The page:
A credit default swap is a transaction in which one party, the "protection buyer," pays the other party, the "protection seller," a series of payments over the term of the agreement. In essence, the buyer is taking out a form of insurance on the possibility that a debtor will experience a credit event that would jeopardize its ability to meet its payment obligations.
Although CDSs appear similar to insurance, they are not a type of insurance. Rather, they are more like options because they bet on whether a credit event will or will not occur. Moreover, CDSs do not have the underwriting and actuarial analysis of a typical insurance product; rather, they are based on the financial strength of the entity issuing the underlying asset (loan or bond).
Purchasing a CDS can be a hedge if the buyer is exposed to the underlying debt of the borrower; but because CDS contracts are traded, a third party could be betting that
- the chances of a credit event would increase, in which case the value of the CDS would rise; or
- a credit event will actually occur, which would lead to a profitable cash settlement.
If no credit event arises during the contract's term, the seller who receives the premium payments from the buyer would not need to settle the contract, and instead would benefit from receiving the premiums.
- A credit event is a negative change in a borrower's capacity to meet its payments, which triggers settlement of a credit default swap.
- The three most common credit events are 1) filing for bankruptcy, 2) defaulting on payment, and 3) restructuring debt.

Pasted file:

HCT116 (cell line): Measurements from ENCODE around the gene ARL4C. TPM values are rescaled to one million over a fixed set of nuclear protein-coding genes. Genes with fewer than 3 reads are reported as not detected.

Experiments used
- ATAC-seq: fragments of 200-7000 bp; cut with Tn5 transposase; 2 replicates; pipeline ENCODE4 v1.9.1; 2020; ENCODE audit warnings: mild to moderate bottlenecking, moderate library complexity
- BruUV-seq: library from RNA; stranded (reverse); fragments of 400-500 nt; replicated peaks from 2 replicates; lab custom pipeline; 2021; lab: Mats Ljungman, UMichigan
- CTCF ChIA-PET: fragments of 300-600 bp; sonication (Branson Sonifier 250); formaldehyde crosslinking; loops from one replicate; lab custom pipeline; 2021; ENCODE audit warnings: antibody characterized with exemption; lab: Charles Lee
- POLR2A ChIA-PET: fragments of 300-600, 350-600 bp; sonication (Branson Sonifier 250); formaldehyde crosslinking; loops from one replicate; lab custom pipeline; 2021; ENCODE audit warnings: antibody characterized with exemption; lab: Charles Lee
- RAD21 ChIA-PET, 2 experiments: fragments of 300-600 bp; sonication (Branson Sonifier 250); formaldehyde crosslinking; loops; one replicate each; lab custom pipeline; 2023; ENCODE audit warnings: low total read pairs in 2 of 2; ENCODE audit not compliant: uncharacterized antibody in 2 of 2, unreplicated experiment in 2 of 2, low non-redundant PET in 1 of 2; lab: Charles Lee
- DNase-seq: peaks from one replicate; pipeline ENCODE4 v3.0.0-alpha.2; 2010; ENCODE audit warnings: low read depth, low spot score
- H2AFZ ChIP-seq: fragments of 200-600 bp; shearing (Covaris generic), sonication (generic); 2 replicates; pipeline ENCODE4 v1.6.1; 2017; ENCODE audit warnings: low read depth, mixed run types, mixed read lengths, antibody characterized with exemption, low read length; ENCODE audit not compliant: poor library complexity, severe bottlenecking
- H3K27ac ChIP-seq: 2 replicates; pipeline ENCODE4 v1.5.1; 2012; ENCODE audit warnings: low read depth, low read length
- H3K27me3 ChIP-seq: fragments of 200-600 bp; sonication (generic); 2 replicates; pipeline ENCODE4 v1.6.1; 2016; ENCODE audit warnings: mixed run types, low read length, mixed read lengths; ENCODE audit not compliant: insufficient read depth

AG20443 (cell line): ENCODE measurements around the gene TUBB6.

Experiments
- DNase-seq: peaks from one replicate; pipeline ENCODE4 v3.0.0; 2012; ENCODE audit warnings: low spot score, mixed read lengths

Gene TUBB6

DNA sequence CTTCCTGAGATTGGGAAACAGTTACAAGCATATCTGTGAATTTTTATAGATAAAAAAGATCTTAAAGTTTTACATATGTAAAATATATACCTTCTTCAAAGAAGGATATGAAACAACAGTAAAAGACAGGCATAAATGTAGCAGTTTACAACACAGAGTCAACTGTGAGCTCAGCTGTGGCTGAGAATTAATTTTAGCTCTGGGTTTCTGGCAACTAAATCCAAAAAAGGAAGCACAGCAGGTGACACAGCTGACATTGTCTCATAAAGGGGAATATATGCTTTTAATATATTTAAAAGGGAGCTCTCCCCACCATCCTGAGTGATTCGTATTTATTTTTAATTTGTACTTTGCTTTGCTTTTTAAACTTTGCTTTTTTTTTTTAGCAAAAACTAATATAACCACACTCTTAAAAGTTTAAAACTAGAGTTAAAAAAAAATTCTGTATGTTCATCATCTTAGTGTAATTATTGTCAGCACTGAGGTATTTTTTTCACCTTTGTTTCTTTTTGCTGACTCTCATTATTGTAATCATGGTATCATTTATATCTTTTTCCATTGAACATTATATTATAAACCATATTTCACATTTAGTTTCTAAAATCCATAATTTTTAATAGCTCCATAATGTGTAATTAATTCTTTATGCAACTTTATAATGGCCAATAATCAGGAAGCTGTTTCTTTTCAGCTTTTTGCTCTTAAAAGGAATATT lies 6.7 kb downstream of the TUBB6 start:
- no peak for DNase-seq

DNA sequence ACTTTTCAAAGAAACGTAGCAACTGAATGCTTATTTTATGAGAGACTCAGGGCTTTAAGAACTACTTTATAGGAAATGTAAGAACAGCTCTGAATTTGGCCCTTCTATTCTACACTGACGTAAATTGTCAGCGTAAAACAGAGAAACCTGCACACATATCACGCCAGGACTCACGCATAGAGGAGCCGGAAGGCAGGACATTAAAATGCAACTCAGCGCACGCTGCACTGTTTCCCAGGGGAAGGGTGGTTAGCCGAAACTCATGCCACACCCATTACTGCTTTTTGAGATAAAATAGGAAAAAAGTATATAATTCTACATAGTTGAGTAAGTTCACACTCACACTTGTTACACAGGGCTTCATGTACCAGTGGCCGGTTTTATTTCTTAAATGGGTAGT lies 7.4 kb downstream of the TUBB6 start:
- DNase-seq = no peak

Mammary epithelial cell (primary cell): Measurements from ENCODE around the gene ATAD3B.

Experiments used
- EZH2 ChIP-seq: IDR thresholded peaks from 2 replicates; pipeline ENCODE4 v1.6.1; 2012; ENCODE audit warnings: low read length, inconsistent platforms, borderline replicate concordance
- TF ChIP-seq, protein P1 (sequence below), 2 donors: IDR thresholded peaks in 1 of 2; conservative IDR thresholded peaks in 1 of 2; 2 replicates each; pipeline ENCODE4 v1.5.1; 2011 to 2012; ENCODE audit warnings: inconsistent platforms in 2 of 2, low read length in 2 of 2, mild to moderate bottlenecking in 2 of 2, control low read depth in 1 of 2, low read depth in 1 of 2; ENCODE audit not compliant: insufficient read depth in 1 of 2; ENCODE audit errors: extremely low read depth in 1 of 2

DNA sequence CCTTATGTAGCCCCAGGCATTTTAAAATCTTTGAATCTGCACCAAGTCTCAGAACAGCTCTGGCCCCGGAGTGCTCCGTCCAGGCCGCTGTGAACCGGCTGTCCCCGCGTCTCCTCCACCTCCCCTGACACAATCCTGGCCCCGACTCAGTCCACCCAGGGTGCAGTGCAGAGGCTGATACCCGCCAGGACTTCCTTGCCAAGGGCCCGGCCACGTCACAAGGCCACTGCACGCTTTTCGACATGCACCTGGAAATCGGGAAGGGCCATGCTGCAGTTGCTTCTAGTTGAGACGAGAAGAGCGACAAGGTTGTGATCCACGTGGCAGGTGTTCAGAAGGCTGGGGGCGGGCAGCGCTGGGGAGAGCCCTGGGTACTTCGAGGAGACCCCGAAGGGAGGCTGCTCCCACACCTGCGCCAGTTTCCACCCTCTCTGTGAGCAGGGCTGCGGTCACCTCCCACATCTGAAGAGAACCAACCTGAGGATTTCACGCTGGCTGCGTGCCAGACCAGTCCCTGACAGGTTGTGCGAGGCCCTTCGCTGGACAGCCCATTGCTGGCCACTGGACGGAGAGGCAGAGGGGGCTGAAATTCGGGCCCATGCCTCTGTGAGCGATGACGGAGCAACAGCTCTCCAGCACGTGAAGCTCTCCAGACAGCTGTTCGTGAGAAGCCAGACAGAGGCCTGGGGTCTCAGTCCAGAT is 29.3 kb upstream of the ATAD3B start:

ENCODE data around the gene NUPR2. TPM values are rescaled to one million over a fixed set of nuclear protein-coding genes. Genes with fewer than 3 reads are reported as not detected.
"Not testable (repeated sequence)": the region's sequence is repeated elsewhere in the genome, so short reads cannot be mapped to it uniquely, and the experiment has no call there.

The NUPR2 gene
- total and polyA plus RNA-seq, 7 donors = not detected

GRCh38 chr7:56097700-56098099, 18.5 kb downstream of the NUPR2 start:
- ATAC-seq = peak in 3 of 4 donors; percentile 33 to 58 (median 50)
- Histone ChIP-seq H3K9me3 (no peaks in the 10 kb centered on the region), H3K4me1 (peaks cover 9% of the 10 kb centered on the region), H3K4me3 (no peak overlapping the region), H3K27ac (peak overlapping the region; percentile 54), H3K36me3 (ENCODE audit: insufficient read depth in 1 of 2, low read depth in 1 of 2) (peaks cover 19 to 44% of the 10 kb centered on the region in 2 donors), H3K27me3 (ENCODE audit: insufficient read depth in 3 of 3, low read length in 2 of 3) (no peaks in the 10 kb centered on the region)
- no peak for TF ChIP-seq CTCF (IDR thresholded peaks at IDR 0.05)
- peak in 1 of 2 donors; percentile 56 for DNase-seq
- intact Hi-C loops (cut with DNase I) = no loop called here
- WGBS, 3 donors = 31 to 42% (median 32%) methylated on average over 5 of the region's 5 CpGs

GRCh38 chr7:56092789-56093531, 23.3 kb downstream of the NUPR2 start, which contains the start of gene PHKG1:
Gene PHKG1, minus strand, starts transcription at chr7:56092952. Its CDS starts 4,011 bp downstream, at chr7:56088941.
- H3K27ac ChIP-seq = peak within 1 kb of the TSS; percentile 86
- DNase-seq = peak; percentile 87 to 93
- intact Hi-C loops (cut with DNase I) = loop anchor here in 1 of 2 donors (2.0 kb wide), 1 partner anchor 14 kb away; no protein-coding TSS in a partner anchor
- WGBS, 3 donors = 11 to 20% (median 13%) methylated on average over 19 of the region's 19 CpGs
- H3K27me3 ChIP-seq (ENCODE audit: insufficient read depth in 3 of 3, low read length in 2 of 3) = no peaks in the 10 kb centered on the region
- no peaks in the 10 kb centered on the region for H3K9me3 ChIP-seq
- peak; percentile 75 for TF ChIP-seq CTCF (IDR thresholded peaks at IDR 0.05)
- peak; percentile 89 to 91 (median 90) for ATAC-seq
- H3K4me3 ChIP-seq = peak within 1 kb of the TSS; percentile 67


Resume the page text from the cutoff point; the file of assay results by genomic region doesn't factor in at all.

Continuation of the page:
Credit Default Swaps: Brief Background
In the 1980s, the need for more liquid, flexible, and sophisticated risk-management products for creditors laid the foundation for the eventual emergence of credit default swaps.
The Mid-to-Late 1990s
In 1994, investment banking company JPMorgan Chase (NYSE: JPM) created the credit default swap as a way to transfer credit exposure for commercial loans and to free up regulatory capital in commercial banks. By entering into a CDS contract, a commercial bank shifted the risk of default to a third-party; the risk did not count against the banks' regulatory capital requirements.
The Early 2000s
By 2000, the CDS market was approximately $900 billion and was working in a reliable manner—including, for example, CDS payments related to some of the Enron and Worldcom bonds. There were a limited number of parties in the early CDS transactions, so these investors were well-acquainted with each other and understood the terms of the CDS product. Further, in most cases, the buyer of the protection also held the underlying credit asset.